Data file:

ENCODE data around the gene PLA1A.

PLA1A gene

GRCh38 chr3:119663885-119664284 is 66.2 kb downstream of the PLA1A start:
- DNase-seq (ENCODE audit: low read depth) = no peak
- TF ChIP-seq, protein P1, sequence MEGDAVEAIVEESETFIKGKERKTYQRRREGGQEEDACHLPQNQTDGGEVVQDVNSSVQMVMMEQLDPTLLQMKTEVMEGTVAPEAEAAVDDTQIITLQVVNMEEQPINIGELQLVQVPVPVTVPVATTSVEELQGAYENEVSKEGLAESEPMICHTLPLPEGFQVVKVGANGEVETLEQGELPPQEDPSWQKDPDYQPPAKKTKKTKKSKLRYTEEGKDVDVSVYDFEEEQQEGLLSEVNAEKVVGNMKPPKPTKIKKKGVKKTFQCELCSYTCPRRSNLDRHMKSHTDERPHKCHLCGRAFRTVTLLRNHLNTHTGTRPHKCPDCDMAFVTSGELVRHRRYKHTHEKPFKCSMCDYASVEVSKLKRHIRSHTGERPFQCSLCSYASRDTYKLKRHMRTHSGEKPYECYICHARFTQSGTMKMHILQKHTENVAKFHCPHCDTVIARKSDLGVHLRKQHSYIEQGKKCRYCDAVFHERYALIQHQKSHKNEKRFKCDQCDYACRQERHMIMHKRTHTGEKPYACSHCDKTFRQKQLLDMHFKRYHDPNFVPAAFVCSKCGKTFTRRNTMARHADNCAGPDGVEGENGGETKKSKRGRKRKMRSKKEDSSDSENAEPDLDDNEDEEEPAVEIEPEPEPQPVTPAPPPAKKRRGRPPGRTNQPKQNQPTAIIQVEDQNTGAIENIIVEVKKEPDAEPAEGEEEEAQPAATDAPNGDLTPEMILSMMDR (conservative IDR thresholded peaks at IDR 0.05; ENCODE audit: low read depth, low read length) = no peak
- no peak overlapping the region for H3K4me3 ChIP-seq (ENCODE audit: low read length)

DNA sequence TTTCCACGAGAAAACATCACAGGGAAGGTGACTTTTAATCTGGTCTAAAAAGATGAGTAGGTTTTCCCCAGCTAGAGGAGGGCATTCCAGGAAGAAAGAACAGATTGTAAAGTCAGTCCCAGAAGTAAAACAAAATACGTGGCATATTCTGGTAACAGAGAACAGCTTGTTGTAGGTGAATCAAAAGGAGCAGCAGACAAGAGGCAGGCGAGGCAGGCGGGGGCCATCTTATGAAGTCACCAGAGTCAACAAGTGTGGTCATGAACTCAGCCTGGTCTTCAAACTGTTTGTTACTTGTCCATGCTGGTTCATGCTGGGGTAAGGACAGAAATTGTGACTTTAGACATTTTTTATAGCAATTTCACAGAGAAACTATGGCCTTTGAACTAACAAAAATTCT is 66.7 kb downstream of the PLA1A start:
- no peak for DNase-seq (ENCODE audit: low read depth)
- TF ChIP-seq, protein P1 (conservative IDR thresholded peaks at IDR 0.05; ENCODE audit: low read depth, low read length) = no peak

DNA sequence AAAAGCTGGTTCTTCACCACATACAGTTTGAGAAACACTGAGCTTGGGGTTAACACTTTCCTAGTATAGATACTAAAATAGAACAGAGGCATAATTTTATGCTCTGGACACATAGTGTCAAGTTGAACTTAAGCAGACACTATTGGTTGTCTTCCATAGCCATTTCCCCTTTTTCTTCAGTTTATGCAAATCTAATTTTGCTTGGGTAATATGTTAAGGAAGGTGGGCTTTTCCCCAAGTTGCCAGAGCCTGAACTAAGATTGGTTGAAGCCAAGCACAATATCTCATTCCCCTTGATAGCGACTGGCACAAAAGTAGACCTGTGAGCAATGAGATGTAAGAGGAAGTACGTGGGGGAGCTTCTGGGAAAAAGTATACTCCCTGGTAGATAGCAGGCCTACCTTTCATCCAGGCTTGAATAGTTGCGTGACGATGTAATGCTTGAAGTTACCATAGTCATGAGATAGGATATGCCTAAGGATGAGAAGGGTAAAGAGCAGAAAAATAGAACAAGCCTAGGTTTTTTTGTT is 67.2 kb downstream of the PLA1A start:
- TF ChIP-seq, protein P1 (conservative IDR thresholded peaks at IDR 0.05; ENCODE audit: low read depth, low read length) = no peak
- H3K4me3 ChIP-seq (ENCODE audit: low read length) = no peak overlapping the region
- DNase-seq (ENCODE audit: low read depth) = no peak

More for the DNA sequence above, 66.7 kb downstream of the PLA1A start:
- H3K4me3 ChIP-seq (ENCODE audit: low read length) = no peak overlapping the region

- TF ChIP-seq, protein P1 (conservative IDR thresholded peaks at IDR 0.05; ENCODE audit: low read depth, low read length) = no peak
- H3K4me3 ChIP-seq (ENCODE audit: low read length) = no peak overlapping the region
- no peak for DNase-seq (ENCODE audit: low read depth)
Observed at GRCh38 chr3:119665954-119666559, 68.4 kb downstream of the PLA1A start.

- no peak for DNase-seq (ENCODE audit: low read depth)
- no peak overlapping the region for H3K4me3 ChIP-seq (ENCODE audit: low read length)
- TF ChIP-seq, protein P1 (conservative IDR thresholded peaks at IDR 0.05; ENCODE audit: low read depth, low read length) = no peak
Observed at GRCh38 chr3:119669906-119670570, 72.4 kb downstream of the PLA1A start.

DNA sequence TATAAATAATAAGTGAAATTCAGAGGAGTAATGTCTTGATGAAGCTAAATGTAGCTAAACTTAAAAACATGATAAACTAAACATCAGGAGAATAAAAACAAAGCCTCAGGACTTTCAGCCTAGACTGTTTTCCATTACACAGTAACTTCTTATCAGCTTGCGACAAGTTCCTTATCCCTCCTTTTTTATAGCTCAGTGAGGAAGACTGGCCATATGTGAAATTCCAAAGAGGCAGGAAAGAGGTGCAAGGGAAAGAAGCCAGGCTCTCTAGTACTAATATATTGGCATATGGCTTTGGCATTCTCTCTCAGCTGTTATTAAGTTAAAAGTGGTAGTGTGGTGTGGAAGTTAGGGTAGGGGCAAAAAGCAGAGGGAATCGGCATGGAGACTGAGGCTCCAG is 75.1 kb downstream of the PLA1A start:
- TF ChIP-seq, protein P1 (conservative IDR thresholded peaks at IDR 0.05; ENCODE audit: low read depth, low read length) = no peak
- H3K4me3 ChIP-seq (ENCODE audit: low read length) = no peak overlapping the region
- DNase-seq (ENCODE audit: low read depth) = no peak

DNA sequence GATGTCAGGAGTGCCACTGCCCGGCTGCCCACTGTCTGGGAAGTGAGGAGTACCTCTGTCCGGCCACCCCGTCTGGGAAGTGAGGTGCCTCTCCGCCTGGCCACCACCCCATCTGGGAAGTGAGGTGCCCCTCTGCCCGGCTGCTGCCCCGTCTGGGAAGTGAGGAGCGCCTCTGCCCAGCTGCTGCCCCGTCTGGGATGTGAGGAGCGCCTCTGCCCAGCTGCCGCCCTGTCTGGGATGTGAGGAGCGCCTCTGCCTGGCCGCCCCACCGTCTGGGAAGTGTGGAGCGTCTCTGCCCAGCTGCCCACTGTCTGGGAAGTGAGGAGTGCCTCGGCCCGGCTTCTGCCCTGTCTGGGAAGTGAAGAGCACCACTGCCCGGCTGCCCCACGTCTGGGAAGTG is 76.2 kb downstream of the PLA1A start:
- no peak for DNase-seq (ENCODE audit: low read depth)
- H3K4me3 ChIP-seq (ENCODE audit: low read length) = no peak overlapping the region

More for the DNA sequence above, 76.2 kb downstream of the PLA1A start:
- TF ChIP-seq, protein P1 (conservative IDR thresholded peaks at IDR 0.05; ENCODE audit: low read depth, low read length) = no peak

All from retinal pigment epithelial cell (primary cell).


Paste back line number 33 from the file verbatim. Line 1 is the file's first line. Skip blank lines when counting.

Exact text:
All from retinal pigment epithelial cell (primary cell).